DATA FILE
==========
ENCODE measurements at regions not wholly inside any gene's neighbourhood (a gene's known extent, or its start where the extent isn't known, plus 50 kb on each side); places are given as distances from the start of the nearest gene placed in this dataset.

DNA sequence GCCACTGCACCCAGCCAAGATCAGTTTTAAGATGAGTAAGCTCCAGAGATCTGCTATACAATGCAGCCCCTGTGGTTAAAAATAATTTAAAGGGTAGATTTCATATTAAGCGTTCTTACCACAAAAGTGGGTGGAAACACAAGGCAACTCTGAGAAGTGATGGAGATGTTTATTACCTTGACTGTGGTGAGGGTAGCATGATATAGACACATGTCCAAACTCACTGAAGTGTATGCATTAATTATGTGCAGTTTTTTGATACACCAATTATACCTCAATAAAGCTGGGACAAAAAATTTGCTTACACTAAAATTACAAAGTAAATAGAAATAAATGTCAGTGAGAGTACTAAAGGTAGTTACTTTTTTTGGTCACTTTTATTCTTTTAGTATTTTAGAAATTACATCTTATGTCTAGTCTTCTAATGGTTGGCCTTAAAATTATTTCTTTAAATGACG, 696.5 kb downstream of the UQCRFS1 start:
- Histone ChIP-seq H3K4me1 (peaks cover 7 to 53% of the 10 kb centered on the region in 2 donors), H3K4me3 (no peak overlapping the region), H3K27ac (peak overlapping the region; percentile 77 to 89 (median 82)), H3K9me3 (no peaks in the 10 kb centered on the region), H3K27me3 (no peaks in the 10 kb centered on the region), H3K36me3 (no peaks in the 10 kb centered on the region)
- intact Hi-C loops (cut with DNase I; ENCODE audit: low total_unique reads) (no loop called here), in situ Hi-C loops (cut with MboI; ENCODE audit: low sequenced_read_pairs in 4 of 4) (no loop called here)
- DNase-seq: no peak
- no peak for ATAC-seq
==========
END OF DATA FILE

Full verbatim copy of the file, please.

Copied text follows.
ENCODE measurements at regions not wholly inside any gene's neighbourhood (a gene's known extent, or its start where the extent isn't known, plus 50 kb on each side); places are given as distances from the start of the nearest gene placed in this dataset.

DNA sequence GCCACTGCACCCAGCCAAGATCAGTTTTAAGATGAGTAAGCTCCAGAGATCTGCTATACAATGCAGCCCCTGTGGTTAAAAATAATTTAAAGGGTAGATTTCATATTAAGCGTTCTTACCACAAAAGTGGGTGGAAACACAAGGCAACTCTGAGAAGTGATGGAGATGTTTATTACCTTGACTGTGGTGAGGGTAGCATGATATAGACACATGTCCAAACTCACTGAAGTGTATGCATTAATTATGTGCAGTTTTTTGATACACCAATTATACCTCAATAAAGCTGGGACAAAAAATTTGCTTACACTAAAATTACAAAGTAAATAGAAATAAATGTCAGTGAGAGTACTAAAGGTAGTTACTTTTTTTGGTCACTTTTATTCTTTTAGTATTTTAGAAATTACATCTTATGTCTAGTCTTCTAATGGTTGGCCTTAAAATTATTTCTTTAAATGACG, 696.5 kb downstream of the UQCRFS1 start:
- Histone ChIP-seq H3K4me1 (peaks cover 7 to 53% of the 10 kb centered on the region in 2 donors), H3K4me3 (no peak overlapping the region), H3K27ac (peak overlapping the region; percentile 77 to 89 (median 82)), H3K9me3 (no peaks in the 10 kb centered on the region), H3K27me3 (no peaks in the 10 kb centered on the region), H3K36me3 (no peaks in the 10 kb centered on the region)
- intact Hi-C loops (cut with DNase I; ENCODE audit: low total_unique reads) (no loop called here), in situ Hi-C loops (cut with MboI; ENCODE audit: low sequenced_read_pairs in 4 of 4) (no loop called here)
- DNase-seq: no peak
- no peak for ATAC-seq